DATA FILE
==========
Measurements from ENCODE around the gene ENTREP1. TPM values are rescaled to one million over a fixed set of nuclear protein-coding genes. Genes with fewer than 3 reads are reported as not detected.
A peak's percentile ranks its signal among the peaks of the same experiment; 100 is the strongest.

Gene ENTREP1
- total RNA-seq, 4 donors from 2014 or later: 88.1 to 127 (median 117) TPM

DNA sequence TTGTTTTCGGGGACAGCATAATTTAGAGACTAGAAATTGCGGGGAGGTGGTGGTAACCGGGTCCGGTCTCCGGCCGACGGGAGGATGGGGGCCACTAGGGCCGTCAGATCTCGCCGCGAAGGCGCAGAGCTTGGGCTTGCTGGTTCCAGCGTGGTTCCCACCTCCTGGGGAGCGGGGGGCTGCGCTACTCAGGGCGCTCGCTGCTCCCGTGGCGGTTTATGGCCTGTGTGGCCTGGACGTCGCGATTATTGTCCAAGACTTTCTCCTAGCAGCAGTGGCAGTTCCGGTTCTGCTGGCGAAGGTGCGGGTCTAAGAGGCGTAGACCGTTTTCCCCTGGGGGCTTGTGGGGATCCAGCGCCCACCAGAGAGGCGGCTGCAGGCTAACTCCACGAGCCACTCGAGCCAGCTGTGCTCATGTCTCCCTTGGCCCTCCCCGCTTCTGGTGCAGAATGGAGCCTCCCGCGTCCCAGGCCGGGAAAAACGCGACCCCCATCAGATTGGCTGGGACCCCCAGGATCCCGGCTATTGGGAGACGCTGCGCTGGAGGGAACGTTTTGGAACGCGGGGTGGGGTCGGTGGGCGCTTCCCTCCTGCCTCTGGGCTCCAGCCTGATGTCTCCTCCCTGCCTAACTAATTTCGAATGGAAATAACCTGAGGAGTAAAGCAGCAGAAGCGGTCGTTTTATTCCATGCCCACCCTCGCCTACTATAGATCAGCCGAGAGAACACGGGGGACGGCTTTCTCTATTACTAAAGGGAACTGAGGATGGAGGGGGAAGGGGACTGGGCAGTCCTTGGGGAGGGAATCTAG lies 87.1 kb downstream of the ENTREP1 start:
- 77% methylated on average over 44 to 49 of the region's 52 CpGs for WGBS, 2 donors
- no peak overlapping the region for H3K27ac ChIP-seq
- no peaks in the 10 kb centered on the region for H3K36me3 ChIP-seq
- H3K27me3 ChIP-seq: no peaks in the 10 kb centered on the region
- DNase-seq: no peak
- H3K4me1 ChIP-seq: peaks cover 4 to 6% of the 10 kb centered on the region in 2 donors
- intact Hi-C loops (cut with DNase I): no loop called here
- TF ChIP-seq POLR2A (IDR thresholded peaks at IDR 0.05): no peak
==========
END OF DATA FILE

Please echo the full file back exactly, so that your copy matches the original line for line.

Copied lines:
Measurements from ENCODE around the gene ENTREP1. TPM values are rescaled to one million over a fixed set of nuclear protein-coding genes. Genes with fewer than 3 reads are reported as not detected.
A peak's percentile ranks its signal among the peaks of the same experiment; 100 is the strongest.

Gene ENTREP1
- total RNA-seq, 4 donors from 2014 or later: 88.1 to 127 (median 117) TPM

DNA sequence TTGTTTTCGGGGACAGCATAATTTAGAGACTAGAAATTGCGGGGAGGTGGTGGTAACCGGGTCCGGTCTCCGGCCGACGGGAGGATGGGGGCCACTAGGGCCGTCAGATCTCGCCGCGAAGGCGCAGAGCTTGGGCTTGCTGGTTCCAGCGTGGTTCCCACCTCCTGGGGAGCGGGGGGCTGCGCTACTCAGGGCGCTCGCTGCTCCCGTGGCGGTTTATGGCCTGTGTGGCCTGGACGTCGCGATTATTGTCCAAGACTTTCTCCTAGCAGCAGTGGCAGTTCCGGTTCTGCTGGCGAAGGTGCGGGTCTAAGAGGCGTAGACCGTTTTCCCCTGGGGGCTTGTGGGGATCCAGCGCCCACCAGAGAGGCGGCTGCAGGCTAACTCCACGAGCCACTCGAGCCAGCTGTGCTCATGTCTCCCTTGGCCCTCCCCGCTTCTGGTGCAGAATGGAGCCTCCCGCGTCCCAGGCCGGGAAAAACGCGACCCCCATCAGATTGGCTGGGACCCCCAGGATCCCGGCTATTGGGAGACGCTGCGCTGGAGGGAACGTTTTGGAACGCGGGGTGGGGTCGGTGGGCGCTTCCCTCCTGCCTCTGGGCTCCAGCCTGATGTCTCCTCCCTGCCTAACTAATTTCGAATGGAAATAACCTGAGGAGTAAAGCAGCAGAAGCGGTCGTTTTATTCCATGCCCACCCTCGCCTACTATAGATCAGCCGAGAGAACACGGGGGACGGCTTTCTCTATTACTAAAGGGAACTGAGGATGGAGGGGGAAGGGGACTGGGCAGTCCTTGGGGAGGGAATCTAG lies 87.1 kb downstream of the ENTREP1 start:
- 77% methylated on average over 44 to 49 of the region's 52 CpGs for WGBS, 2 donors
- no peak overlapping the region for H3K27ac ChIP-seq
- no peaks in the 10 kb centered on the region for H3K36me3 ChIP-seq
- H3K27me3 ChIP-seq: no peaks in the 10 kb centered on the region
- DNase-seq: no peak
- H3K4me1 ChIP-seq: peaks cover 4 to 6% of the 10 kb centered on the region in 2 donors
- intact Hi-C loops (cut with DNase I): no loop called here
- TF ChIP-seq POLR2A (IDR thresholded peaks at IDR 0.05): no peak